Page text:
As far as money is concerned, the most important natural law I have observed is what I have named the law of gaseousity. Along with rule of 72 (which does not come from my observation but from Benjamin Franklin), it is one of the most important principles of financial management.
The law of gaseousity can be expressed thusly:
Money, like gas, fills all available space.
It actually is not because of some mysterious physical properties of money. No, it is a property of the human mind. Hence, this is a psychological law, not an economic law, though economists are quite aware of its existence and validity (of course, they don't call it the law of gaseousity—that is my own name).
Now, let me expand on it a bit.
The average, ordinary, person makes a certain amount of money every month. It does not matter whether it comes from running a business, from having a job, from Social Security, from welfare, or from any other source.
That same average, ordinary person is always broke in one way or another. Whether the income is $300/month or $12,000/month, whether it is in dollars or any other currency, the typical person has certain needs and wants, and will spend that money. Some will spend it all virtually immediately (especially those whose income is low and all they can afford is food and shelter), others will take longer (i.e., save up on vacation, for Christmas, etc, and spend it seasonally).
People adjust to their level of income. Whenever most people get a raise, they are left with same amount of money after the same period of time (that is, with nothing) as before. (How else do you explain that a football star who makes, say $6 million/year, has nothing left when he can no longer play?)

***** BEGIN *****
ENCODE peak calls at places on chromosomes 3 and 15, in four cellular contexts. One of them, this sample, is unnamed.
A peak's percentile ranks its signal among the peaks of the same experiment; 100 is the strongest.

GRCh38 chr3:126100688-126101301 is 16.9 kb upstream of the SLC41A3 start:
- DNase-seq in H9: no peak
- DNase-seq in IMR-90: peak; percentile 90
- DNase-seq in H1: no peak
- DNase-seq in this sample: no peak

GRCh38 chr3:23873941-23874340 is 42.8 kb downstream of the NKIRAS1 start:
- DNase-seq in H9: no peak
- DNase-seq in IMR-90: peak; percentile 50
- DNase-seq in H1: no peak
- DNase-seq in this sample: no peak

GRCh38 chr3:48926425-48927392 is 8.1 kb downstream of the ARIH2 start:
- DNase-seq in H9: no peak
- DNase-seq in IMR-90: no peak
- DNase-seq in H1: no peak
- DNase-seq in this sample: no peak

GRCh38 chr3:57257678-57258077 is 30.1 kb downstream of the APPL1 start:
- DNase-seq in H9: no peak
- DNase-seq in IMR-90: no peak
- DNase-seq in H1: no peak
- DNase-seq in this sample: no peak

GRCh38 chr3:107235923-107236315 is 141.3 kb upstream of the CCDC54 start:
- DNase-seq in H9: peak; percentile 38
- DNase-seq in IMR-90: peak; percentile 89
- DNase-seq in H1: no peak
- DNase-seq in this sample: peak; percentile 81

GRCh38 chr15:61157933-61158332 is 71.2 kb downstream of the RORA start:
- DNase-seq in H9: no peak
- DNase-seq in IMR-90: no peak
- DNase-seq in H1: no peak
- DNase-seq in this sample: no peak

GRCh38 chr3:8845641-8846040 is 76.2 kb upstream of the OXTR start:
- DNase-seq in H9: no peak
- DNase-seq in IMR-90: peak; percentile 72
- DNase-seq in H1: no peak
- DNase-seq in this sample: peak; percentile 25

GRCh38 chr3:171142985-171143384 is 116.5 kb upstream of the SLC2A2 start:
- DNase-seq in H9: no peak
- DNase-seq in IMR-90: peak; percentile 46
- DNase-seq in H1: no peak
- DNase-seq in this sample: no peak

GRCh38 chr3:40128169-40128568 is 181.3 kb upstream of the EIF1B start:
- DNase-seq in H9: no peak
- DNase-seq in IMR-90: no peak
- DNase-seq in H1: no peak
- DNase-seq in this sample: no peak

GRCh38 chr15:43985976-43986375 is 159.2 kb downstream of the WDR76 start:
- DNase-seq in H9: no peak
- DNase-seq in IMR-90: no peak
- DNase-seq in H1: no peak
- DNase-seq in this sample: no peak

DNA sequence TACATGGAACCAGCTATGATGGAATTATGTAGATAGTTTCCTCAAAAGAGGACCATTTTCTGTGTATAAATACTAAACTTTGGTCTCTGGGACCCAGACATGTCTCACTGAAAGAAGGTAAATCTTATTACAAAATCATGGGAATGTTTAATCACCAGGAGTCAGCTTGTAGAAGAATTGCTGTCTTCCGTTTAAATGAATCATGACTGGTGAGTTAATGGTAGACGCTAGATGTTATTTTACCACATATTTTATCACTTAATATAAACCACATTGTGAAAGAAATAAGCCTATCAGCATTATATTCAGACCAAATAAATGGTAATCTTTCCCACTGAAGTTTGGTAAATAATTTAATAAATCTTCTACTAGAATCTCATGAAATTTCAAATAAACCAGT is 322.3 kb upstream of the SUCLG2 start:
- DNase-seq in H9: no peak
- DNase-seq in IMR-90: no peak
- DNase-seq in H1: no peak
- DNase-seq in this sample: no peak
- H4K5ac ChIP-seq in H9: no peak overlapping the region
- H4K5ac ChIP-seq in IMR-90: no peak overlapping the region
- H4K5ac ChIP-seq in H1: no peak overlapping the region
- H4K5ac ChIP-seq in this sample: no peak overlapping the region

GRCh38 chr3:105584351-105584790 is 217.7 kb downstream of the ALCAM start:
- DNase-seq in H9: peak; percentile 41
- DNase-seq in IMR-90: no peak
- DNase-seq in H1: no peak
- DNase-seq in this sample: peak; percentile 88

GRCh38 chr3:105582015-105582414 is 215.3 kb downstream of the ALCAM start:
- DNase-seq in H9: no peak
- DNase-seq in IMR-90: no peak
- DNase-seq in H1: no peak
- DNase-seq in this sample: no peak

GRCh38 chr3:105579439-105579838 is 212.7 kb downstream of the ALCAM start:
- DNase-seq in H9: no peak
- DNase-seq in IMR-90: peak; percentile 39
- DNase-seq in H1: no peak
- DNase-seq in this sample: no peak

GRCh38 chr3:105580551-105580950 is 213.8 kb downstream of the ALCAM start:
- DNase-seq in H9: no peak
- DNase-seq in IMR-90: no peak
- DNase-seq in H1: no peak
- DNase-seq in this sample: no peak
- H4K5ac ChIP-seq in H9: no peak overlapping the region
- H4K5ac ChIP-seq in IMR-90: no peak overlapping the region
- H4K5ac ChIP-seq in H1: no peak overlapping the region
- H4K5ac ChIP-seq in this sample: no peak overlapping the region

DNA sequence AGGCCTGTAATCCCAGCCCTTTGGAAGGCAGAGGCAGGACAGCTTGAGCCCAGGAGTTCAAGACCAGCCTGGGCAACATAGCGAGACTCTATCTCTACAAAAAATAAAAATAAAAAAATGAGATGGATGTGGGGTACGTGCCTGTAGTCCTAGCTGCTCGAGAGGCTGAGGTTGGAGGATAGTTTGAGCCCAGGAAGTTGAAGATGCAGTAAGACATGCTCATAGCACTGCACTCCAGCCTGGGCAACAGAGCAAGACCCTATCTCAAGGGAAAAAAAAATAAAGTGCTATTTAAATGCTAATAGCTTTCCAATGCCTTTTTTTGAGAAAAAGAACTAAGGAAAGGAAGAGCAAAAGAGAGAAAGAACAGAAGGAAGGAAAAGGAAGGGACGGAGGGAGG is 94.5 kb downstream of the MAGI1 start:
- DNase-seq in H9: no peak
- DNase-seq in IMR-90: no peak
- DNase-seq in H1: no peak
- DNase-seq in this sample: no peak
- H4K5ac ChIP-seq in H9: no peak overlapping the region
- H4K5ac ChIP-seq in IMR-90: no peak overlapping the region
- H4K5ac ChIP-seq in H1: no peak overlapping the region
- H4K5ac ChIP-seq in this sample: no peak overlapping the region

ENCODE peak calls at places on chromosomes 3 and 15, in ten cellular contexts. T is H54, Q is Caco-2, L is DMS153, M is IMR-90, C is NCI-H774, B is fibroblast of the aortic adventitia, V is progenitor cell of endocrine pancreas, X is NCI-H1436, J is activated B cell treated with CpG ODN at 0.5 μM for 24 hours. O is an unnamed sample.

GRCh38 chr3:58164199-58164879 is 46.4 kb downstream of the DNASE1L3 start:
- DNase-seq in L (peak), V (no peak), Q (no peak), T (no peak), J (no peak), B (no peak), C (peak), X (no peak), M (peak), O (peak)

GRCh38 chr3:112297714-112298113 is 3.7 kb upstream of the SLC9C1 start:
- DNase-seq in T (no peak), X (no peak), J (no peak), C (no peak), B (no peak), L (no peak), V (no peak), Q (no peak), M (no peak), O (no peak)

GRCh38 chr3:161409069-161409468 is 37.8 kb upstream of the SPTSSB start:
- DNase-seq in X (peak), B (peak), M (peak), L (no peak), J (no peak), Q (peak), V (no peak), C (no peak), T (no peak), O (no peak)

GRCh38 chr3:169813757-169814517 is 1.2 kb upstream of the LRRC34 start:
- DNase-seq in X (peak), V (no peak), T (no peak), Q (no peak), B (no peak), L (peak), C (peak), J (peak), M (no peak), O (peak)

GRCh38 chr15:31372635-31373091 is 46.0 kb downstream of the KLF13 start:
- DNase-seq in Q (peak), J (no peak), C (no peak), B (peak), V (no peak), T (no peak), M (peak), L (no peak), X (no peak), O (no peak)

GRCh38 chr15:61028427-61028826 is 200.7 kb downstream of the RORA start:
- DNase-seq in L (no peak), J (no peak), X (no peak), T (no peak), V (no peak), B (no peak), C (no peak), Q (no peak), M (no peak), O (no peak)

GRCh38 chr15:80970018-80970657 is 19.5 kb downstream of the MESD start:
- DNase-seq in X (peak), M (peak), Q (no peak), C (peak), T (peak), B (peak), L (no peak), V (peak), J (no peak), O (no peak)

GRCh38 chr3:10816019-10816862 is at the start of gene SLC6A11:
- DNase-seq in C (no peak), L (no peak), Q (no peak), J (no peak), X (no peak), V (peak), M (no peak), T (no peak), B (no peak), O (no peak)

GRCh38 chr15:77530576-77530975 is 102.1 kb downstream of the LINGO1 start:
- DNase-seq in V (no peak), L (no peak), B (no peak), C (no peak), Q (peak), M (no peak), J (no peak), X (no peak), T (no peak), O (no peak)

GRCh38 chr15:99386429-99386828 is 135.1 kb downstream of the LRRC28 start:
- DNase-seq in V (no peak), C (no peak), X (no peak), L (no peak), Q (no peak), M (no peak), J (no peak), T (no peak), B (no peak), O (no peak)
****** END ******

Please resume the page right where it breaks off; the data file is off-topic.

When people have to take a cut, they also cut their spending, and, again are left with nothing (well, beside frustration, of course, but I mean nothing in their wallet.
I am not suggesting that I have discovered anything new and earth-shaking here, even if all of this is based on my personal experience and on observing other people.
The IRS in the US, and the corresponding tax collectors in other countries certainly know about it. That is why taxes are deducted from your paycheck. You never even see that money (unless too much is deducted and you get some of it back once a year). If you did receive that money, you would spend it and would be unable to pay taxes at the end of the year. But since you never see it, it does not fill your available space, and you never miss it (I'm using the word you in a generic sense: some people would be able to save it up and pay their taxes once a year, but they would be an exception).
So why is all this so important? Because understanding the law of gaseousity of money is a key to becoming rich and independent.
I have already explained in another node (click here to read it) how to make money grow, and become rich, over a period of time. The problem most people have is that they never have any money to grow.